The taxpayer, which was a non-resident-owned investment corporation that invested in shares and bonds, sought to deduct interest paid by it on a significant bank overdraft. That deduction was denied by s. 70(1) of the pre-1972 Act (now, s. 133(1)), which provided that "no deduction shall be made in respect of interest on its bonds, debentures, securities or other indebtedness."

Thurlow J. accepted (at p. 1153) that the indebtedness referred to in the quoted statutory phrase "ordinarily at least is indebtedness arising from the acquistion of capital assets or the raising of capital to be employed in its business rather than indebtedness of the kind incident to and incurred in the day-to-day trasactions of the business." Here, however, the taxpayer had not established that it "was engaged in a business as opposed to merely holding investments" (p. 1152), and even if it had a business, it would not have established that "the financing of its transactions was itself an integral part' of such business" (p. 1154). Accordingly, the interest was not deductible.

Locations of other summaries Wordcount
Tax Topics - Income Tax Act - Section 133 - Subsection 133(1) "interest on bonds, debentures ... or other indebtedness" excuded only interest deductible on general principles as on indebtedness incident to and incurred in the business' day-to-day transactions 231

Scottish North American Trust, Ltd. v. Farmer (1911), 5 TC 693 (HL)

In finding that the taxpayer, which borrowed money on a fluctuating overdraft to finance its business of buying and selling foreign securities, was able to deduct its interest expense notwithstanding the prohibition, in Rule 3, for deductions for sums employed as capital, Lord Atkinson stated (at p. 707):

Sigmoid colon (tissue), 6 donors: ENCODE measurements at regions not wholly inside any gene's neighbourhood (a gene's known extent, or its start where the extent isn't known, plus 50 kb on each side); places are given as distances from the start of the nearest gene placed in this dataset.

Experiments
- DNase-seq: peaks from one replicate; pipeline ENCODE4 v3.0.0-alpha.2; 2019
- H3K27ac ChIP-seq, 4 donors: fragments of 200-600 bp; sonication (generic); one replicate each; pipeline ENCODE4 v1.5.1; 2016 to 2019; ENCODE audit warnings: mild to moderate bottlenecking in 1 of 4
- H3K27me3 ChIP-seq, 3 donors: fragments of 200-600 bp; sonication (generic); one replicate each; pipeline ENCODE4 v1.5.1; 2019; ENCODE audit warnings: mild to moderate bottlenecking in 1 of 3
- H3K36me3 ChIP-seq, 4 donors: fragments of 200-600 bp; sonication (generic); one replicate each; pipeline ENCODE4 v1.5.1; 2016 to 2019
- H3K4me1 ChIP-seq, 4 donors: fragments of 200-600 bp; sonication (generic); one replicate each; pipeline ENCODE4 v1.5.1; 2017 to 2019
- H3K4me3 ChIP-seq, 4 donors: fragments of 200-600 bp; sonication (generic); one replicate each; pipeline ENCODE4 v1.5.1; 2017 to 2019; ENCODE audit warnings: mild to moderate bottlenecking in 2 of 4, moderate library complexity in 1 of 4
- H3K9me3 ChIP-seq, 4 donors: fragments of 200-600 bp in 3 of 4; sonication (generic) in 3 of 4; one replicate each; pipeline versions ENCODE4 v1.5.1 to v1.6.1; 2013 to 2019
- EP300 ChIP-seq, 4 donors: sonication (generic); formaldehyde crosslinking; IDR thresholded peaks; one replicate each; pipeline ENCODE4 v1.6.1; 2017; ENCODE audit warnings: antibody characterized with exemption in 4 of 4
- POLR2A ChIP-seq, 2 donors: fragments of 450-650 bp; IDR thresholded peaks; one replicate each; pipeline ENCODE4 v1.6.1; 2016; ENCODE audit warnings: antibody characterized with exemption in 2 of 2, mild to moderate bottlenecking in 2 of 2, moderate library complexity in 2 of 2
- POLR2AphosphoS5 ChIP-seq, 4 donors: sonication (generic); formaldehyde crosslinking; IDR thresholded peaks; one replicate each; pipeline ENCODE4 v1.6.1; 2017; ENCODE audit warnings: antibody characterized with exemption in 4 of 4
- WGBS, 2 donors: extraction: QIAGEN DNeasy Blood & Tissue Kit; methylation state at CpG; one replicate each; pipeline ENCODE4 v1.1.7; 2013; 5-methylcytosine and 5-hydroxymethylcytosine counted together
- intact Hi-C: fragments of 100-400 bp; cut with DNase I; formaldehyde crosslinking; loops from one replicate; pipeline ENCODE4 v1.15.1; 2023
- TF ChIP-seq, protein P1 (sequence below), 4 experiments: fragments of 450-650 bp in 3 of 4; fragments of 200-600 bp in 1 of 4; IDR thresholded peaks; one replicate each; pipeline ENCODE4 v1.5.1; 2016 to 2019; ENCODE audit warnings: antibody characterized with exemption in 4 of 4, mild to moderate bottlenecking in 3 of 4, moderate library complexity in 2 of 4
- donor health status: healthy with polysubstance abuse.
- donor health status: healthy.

"The interest is, in truth, money paid for the use or hire of an instrument of their trade as much as is the rent paid for their office or the hire paid for a typewriting machine. It is an outgoing by means of which the Company procures the use of the thing by which it makes a profit, and like any similar outgoing should be deducted from the receipts ... ."

In the Court of Session, Lord Salvesen added (at p. 702):

"It would be just as reasonable to hold that a trader was not entitled to take into account, in arriving at his profits, the rent which he pays for the premises in which he carried on his business. Rent is just interest payable for the use of real property ... ."

Gresham Life Insurance Society v. Styles (1892), 3 TC 185 (HL)

The taxpayer, which carried on a life insurance business and sold annuities to the public, was entitled to deduct the amount paid by it under the annuities in computing its profits from its trade.

Administrative Policy

9 December 2013 External T.I. 2013-0507931E5 F - Financing fees

intragroup cash pool utilization fees are capital expenditures

Three related corporations (Aco, Bco and Cco) are obligated to pay interest at 10% to a financial institution (the "bank") on the net consolidated balances (i.e., bank overdrafts minus cash balances) owing from time to time to the bank, with the company whose cash balance effectively is used by the others in this manner charging a financial services fee of 10% to the others. For example, suppose the respective balances of Aco, Bco and Cco with the bank were: Aco - $100,000 overdraft; Bco - $100,000 overdraft; Cco - $100,000 cash balance. The bank would charge $7,500 to each of Aco and Bco (computed as $150,000*10%*100,000/200,000). Aco would charge a financial services fee of $2,500 to each of Aco and Bco. Would the financial services fee be deductible to Aco and Bco?


Before indicating that there "are arguments for claiming" deductibility under s. 20(1)(e.1), CRA stated (TaxInterpretations translation):

Subject to a detailed study of the agreements ... the expenses paid by the corporations to others in the same group, because the cash balance of the recipient served to diminish the interest expenses which would have been charged by a financial institution respecting bank overdrafts of the payers, come within paragraph 18(1)(b) in the same manner as such paragraph would apply respecting interest on the bank overdrafts.

Locations of other summaries Wordcount
Tax Topics - Income Tax Act - Section 20 - Subsection 20(1) - Paragraph 20(1)(e.1) annual internal cash pool utilization fees likely are deductible under s. 20(1)(e.1) 253
Tax Topics - Income Tax Act - Section 20 - Subsection 20(1) - Paragraph 20(1)(e) cash pool utilization fees could be deductible under s. 20(1)(e) 206

19 September 2008 Internal T.I. 2008-0272441I7 - GUILT LOCK DERIVATIVE

derivative that effectively locked in effective interest rate on proposed bond issuance on income account